Look Up!: Henrietta Leavitt, Pioneering Woman Astronomer #ad - Henrietta swan leavitt was born on July 4, 1868, and she changed the course of astronomy when she was just twenty-five years old. After henrietta observed that certain stars had a fixed pattern to their changes, her discovery made it possible for astronomers to measure greater and greater distances—leading to our present understanding of the vast size of the universe.
Electric Universe: How Electricity Switched on the Modern WorldBroadway Books #ad - The force that once seemed inconsequential was revealed to be responsible for everything from the structure of the atom to the functioning of our brains. Here too is alan turing, whose dream of a marvelous thinking machine—what we know as the computer—was met with indifference, and who ended his life in despair after British authorities forced him to undergo experimental treatments to “cure” his homosexuality.
In harnessing its power, we have created a world of wonders—complete with roller coasters and radar, computer networks and psychopharmaceuticals. In electric universe, before inventing the telegraph, and samuel morse, a painter who, who struggled against the prejudices of the British class system, the great discoverers come to life in all their brilliance and idiosyncrasy, including the visionary Michael Faraday, ran for mayor of New York City on a platform of persecuting Catholics.
Electric Universe: How Electricity Switched on the Modern World #ad - For centuries, electricity was seen as little more than a curious property of certain substances that sparked when rubbed. Then, in the 1790s, alessandro Volta began the scientific investigation that ignited an explosion of knowledge and invention. From the frigid waters of the atlantic to the streets of Hamburg during a World War II firestorm to the interior of the human body, Electric Universe is a mesmerizing journey of discovery.
The bestselling author of e=mc2 weaves tales of romance, divine inspiration, and fraud through an account of the invisible force that permeates our universe—electricity—and introduces us to the virtuoso scientists who plumbed its secrets.
They Laughed at Galileo: How the Great Inventors Proved Their Critics WrongSkyhorse #ad - Edward L. Drake’s eventual success on august 27, 1859, was called the day the crazy man first struck oil. Louis pasteur’s theory of germs was considered a ridiculous fiction. Each of these inventions has had a profound effect on the course of human history, and each one was rejected, resisted, and ridiculed in its day.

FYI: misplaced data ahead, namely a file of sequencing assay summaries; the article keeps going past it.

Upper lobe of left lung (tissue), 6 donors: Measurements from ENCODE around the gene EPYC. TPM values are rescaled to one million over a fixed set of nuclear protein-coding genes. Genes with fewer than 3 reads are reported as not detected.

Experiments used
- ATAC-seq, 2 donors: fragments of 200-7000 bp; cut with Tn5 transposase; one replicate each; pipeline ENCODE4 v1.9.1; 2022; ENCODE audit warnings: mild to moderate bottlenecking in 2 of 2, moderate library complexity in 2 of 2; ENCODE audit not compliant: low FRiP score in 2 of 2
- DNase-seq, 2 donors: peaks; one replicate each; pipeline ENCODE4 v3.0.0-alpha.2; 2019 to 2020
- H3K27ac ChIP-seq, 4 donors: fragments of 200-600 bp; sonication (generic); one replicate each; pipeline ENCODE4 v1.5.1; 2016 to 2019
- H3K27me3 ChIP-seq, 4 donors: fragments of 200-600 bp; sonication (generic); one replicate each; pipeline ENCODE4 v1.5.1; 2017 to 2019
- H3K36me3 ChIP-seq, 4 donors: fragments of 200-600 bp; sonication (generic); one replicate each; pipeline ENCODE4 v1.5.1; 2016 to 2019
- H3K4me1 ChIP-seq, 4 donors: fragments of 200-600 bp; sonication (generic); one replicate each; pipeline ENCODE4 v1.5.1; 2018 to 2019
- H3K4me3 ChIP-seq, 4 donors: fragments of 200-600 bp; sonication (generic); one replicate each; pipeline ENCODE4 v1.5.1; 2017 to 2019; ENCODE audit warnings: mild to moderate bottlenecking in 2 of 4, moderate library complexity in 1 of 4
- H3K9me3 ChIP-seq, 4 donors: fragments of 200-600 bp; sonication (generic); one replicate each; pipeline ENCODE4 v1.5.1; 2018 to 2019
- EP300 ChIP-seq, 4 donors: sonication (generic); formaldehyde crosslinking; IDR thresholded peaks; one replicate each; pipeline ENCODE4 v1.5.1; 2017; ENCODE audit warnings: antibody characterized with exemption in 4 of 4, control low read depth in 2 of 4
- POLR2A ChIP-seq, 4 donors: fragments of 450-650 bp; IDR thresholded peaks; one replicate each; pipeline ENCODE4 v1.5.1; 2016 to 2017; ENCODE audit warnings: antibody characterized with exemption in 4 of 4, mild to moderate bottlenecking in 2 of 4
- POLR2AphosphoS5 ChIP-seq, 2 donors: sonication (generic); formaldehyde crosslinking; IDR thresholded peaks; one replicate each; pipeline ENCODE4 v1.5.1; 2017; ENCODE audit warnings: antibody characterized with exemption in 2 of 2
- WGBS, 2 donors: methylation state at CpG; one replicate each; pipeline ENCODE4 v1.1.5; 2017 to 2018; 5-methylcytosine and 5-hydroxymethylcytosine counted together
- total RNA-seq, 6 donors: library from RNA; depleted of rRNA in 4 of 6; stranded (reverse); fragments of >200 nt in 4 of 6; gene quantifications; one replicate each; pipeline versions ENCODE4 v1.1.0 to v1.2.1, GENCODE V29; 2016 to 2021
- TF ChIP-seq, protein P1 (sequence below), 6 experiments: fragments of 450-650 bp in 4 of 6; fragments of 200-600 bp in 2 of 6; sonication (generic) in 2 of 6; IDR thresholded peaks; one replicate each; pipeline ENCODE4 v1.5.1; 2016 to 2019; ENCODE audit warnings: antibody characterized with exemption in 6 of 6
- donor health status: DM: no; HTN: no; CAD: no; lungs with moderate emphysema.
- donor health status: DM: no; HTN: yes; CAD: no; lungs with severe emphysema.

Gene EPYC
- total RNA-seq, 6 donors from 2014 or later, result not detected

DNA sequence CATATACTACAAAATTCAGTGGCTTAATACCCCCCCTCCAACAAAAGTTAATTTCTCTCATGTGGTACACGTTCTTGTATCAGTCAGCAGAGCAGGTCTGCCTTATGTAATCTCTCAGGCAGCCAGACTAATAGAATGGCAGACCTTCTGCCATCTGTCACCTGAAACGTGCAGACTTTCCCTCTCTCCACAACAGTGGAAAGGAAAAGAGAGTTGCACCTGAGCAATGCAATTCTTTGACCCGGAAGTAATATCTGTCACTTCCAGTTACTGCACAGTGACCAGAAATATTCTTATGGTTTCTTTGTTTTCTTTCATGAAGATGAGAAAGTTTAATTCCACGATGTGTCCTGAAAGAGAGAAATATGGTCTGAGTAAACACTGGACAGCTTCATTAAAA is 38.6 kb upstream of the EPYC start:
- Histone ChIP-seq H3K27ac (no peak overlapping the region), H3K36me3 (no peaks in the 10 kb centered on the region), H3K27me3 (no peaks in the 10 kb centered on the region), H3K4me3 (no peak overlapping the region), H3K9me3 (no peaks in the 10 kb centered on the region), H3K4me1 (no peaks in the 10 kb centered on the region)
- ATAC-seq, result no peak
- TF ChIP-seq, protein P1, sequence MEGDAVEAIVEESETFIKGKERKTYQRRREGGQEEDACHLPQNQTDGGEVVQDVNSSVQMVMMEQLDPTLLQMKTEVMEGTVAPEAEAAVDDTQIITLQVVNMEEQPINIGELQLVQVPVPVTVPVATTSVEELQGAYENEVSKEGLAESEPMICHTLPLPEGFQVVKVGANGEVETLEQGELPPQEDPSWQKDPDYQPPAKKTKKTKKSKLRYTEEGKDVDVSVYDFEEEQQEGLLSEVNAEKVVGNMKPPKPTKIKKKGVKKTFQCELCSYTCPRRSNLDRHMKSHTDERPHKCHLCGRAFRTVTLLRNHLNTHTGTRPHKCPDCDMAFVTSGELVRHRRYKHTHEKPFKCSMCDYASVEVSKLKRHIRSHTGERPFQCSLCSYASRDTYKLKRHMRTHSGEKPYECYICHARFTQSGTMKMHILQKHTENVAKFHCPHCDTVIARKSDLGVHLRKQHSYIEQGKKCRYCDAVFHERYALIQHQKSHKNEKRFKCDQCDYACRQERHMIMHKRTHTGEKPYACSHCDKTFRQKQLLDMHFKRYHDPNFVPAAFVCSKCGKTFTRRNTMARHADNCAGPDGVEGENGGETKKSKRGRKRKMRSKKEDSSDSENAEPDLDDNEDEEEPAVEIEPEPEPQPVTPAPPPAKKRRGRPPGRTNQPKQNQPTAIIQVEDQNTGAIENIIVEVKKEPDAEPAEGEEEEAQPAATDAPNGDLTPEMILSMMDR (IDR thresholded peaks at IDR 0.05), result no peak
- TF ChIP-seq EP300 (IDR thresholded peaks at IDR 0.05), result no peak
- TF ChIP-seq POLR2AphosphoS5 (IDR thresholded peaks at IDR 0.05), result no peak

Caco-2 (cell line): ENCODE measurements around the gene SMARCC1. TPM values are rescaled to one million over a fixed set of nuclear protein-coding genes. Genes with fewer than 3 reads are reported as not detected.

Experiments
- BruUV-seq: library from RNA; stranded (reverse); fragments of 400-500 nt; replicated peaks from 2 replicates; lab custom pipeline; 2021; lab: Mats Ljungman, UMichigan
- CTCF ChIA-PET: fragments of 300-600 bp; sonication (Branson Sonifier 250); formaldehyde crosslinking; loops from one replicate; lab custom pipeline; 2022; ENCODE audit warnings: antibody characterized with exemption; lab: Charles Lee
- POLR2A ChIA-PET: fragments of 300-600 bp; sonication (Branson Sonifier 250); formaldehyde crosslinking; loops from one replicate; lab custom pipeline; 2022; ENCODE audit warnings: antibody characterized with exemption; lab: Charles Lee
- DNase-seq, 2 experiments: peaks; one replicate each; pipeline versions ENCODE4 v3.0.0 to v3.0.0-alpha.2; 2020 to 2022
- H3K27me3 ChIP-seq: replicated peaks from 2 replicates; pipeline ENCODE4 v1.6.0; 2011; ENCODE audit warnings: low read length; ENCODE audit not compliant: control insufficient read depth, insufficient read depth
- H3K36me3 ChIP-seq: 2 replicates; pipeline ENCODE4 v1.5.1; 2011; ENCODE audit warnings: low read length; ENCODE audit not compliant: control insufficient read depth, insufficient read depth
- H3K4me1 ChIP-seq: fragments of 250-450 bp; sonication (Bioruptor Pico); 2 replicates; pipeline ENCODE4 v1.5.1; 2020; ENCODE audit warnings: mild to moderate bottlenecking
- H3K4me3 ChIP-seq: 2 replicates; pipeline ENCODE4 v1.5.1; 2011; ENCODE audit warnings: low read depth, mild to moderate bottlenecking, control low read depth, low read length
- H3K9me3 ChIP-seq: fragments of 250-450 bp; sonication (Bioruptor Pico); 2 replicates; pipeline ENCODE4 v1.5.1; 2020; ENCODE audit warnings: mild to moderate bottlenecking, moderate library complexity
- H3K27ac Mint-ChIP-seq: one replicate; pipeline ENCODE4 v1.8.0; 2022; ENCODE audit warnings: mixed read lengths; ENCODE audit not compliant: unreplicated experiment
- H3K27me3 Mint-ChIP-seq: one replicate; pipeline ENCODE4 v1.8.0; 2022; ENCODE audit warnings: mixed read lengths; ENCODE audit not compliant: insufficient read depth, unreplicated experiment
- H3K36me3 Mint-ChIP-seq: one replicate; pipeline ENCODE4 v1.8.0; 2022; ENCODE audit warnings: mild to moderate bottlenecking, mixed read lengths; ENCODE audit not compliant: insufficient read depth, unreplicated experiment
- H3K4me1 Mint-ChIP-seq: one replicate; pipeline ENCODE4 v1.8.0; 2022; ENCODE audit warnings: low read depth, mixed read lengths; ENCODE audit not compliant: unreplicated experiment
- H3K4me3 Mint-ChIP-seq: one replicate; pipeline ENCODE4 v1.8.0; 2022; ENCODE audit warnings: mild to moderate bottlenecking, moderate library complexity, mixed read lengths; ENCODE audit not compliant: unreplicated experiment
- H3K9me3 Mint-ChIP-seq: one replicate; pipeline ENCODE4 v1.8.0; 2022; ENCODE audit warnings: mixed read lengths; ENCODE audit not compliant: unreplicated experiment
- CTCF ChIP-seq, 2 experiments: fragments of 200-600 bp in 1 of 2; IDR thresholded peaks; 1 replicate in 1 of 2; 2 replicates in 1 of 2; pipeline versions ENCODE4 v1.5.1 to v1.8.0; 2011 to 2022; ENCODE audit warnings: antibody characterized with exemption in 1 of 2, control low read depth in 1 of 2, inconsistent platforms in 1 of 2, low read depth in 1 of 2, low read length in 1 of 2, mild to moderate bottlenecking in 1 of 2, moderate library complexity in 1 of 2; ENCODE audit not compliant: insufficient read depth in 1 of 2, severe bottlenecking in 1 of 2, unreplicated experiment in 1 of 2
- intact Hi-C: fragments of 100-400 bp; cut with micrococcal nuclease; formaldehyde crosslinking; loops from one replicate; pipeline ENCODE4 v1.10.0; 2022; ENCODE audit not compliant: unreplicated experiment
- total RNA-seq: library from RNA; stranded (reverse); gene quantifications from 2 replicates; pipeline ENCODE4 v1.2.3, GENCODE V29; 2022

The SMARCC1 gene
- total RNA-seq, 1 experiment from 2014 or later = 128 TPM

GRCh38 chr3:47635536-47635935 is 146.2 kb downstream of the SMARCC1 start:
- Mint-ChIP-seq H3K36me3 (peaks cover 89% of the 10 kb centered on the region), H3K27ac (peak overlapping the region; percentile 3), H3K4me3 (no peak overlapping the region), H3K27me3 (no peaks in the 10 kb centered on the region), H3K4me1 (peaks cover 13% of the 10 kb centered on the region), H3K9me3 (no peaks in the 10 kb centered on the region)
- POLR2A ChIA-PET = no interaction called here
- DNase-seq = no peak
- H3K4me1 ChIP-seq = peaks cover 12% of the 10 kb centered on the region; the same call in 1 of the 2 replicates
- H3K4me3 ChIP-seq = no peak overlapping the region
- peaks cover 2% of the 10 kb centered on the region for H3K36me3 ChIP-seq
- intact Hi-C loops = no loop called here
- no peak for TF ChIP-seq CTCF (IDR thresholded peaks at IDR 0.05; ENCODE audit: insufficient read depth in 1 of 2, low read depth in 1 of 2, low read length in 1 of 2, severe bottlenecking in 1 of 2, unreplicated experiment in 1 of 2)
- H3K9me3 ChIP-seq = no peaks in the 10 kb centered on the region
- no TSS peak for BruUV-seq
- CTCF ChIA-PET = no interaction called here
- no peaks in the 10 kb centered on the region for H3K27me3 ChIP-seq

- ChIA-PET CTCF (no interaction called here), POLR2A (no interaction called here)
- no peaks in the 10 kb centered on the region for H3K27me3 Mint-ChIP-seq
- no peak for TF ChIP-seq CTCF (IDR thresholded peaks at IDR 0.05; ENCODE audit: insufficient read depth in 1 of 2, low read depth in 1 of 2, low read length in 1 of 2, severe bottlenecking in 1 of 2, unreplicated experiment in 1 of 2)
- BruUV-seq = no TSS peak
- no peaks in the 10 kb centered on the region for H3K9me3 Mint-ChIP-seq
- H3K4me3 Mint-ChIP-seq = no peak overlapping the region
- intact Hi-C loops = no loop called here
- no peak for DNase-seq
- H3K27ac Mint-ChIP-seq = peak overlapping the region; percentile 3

Ultimately, the innovators who brought these into existence provided invaluable contributions to science and the culture of humankind. For them, the future was clear and obvious, including the acknowledged experts of their days, but for the vast majority, such belief was sheer folly. For just about everything that has improved our modern lifestyles in a way that our ancestors could not possibly imagine, there was once a lone dreamer proclaiming, It can be done.
They Laughed at Galileo: How the Great Inventors Proved Their Critics Wrong #ad - That dreamer was nearly always opposed by a team of enlightened” contemporaries publicly declaring, It cannot be done. Well, yes it could. Marconi’s wireless radio transmissions were initially deemed pointless. A humorous account of great inventors and their critics who predicted failure. They laughed at galileo takes a humorous and reflective look at one thousand years of the development of humankind: those who dreamt, those who taught, those who opposed, and those who, ultimately, did.
At some point in modern history, or a handful of people, each and every one of our inventions and discoveries was first envisioned and then developed by a single person, who dreamt of the seemingly impossible.